Morning Report – Wednesday 27th January
Jon Robson, Head of Trading
“Multiple asset classes are seeing an increase in risk appetite, which is weakening the U.S. currency. Hesitant to buy dollars before the Federal Open Market Committee concludes, traders are opting for risk-sensitive currencies, such as the pound.”
The IMF raised its forecast for global growth this year, pinning its hopes on vaccine rollouts and more fiscal stimulus. It is, however, worried about the risk new Covid variants pose to the post-pandemic recovery. According to its latest World Economic Outlook, published Tuesday, the institution now expects the global economy to grow 5.5% this year — a 0.3 percentage point increase from October’s forecasts.
Global virus infections topped 100 million. The U.K. became the first country in Europe to surpass 100,000 deaths. Britain will introduce a limited hotel quarantine system for passengers arriving from the highest-risk countries, according to a person familiar with the matter.
Sterling is stronger against the dollar, climbing to its highest since May 2018 overnight. This is despite U.K. unemployment rate increasing and the employment rate continuing to decline in three months to November, as shown by data from the Office for National Statistics on Tuesday.
U.K. Chancellor of the Exchequer Rishi Sunak will hold talks with his Swiss counterpart on Wednesday as the two countries seek to deepen financial services ties in the wake of Brexit.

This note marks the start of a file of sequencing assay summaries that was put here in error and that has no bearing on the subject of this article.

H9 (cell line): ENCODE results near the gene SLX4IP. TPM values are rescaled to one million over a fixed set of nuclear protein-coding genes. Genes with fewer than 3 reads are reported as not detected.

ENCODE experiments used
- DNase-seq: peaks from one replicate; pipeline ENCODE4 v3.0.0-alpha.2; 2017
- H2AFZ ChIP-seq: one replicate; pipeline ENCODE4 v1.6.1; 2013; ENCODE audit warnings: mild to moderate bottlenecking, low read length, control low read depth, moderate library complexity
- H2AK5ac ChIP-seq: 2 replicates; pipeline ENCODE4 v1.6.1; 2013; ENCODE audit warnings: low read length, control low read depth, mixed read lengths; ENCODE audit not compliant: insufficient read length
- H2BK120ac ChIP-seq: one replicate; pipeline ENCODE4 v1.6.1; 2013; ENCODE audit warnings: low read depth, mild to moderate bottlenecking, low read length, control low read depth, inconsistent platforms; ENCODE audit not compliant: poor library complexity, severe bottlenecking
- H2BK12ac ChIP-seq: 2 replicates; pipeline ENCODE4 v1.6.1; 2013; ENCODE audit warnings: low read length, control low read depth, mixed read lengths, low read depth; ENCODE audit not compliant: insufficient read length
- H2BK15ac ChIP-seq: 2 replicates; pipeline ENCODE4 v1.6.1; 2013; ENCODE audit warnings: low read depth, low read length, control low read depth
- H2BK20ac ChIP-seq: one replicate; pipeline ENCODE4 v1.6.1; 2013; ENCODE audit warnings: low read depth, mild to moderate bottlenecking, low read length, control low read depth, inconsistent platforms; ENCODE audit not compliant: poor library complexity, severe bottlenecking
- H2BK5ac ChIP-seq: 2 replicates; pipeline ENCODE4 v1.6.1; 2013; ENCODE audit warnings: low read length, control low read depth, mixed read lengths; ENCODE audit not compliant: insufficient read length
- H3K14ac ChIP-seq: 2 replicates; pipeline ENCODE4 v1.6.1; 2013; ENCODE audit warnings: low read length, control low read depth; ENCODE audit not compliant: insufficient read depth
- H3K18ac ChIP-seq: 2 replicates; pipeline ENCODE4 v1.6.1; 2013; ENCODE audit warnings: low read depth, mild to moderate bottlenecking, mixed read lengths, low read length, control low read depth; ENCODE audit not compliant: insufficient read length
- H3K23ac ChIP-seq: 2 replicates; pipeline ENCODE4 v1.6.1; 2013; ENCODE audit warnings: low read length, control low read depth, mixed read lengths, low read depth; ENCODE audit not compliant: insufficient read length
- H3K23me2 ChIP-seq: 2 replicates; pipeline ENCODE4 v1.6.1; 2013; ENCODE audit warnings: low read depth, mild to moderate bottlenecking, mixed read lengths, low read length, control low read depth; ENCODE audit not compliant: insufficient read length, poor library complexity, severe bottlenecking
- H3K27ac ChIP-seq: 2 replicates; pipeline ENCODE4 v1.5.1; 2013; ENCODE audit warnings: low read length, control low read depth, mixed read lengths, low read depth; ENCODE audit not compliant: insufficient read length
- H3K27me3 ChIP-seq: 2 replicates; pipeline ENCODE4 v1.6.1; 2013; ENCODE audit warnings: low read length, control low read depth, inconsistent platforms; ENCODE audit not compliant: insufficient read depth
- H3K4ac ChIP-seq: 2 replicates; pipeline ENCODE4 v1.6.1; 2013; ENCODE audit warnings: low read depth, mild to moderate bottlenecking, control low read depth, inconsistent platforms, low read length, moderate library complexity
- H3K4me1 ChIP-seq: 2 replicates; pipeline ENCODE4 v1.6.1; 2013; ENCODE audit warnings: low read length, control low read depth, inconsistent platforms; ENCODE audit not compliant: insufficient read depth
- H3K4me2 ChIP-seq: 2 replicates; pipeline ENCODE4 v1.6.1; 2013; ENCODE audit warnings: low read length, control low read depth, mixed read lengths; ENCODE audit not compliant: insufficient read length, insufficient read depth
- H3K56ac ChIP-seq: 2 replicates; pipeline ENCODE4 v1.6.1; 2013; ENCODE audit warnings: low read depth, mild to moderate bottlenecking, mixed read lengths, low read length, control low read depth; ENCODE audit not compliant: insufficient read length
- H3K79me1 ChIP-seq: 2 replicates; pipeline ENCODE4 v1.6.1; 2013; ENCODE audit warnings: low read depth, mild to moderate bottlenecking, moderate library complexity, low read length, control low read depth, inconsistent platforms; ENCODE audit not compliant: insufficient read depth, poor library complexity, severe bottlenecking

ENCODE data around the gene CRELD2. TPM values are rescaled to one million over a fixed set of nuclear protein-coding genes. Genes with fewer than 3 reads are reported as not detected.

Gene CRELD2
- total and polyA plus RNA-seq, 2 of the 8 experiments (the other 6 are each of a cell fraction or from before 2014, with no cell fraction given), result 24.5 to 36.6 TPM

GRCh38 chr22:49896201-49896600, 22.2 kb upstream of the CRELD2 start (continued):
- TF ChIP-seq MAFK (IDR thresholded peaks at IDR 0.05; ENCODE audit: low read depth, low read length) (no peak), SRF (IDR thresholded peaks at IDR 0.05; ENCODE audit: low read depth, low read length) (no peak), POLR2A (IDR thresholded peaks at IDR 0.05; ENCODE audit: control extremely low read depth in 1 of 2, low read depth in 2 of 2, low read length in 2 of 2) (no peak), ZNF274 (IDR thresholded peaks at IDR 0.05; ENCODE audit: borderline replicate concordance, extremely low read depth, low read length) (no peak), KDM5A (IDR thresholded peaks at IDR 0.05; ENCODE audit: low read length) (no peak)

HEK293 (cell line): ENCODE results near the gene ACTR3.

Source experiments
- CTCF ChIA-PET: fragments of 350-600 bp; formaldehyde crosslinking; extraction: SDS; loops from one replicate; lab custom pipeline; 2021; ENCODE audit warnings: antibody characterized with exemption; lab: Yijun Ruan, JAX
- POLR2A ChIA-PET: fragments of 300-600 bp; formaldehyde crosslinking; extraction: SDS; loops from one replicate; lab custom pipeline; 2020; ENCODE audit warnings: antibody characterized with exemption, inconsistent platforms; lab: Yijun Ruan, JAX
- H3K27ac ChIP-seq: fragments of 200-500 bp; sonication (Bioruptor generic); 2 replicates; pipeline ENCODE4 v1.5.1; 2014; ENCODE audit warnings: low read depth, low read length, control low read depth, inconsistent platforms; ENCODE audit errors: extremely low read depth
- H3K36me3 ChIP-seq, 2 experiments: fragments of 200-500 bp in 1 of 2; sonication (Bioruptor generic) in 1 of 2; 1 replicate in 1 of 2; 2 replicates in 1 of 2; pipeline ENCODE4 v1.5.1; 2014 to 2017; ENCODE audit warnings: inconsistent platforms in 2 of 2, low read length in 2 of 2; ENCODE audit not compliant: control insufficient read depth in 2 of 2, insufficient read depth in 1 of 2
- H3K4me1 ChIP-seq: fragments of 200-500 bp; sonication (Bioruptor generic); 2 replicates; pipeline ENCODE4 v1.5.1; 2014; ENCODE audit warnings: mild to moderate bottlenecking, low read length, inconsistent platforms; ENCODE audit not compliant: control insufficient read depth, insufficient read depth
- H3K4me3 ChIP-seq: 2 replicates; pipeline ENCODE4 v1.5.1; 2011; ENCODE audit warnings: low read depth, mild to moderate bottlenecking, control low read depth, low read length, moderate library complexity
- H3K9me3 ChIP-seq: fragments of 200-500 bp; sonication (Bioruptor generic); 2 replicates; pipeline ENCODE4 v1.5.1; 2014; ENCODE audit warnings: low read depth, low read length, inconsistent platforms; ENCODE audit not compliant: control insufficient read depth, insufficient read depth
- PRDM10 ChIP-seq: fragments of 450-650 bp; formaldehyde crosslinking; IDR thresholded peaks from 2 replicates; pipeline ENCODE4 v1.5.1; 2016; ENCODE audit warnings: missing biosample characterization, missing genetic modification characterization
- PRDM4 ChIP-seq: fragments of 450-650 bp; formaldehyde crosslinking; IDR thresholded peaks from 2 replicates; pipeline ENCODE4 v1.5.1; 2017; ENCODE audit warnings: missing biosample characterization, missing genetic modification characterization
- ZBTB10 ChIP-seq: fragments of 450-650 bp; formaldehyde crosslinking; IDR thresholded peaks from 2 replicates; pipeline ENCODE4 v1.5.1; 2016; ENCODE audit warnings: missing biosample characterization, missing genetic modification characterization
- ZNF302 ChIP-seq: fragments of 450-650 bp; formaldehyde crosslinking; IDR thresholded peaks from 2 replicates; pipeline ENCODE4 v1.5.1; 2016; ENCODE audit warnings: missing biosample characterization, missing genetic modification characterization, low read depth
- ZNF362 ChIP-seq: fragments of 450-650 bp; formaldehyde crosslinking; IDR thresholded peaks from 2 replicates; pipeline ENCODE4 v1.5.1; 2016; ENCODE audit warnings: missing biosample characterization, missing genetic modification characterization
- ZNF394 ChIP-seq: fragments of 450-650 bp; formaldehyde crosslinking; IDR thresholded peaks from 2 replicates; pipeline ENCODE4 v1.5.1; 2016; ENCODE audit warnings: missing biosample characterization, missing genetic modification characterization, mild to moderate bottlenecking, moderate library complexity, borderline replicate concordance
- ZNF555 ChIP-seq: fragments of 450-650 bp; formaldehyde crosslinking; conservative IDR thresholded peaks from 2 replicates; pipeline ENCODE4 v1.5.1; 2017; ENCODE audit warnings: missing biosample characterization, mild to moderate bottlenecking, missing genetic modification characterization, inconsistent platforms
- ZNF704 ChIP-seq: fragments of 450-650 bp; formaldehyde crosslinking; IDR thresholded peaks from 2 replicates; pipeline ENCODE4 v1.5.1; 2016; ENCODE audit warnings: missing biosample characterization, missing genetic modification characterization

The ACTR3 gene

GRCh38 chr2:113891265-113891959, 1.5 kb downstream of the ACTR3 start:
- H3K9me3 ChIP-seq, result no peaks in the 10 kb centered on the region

The euro is mostly unchanged overnight, edging slightly higher against the dollar.
European Central Bank policy makers have agreed to look deeper into the euro’s appreciation against the dollar since the start of the pandemic, focusing on whether it’s driven by differences in stimulus policies compared with the U.S., according to officials familiar with the matter. Depressing inflation could force the central bank to provide more monetary stimulus, even as it acknowledges mounting risks to financial stability.
The dollar is weaker against most majors this morning. Markets wait on comments from Federal Reserve Chair Jerome Powell, who is likely to renew a commitment to ultra-easy policy. Economists expect the chairman to emphasise the risks of exiting too early over moving too late. Consensus sees policy unchanged for months to come, with the bank likely to give plenty of advance notice before tapering next year. The Fed chair is due to speak at a news conference after the central bank’s two-day policy meeting that ends Wednesday.
Asian stocks fluctuated Wednesday after their biggest slide in two months as investors mulled a slew of earnings reports and awaited the conclusion of a Federal Reserve policy meeting. Equities climbed in Japan and fell in Australia, which reopened after a holiday. Nasdaq 100 futures jumped after Microsoft Corp.’s fiscal second-quarter sales rose at a faster clip than analysts had projected. S&P 500 and European contracts dipped. The U.S. benchmark ended an up-and-down session slightly lower on Tuesday. Elsewhere, Treasury yields and gold were steady, while oil advanced.
Main Economic Data/Central Banks/Government (All times CET)
8:00 a.m.: Germany GfK Feb. Consumer Confidence
8:45 a.m.: France Jan. Consumer Confidence
11:00 a.m.: ECB’s Villeroy speaks
11:00 a.m.: Italy sells bills, U.K. sells linkers
11:30 a.m.: Germany sells bonds
12:00 p.m.: France 4Q Total Jobseekers
4:00 p.m.: ECB’s Lane speaks
4:30 p.m.: EIA Crude Oil Inventory Report
8:00 p.m.: FOMC Rate Decision
8:30 p.m.: Fed’s Powell speaks
Bloomberg’s The Year Ahead
Earnings include Apple, Tesla, Facebook, AT&T, Abbott, Boeing, Blackstone, Lonza, Sartorius
6:30 p.m.: AstraZeneca speaks with EU officials about delays to vaccine delivery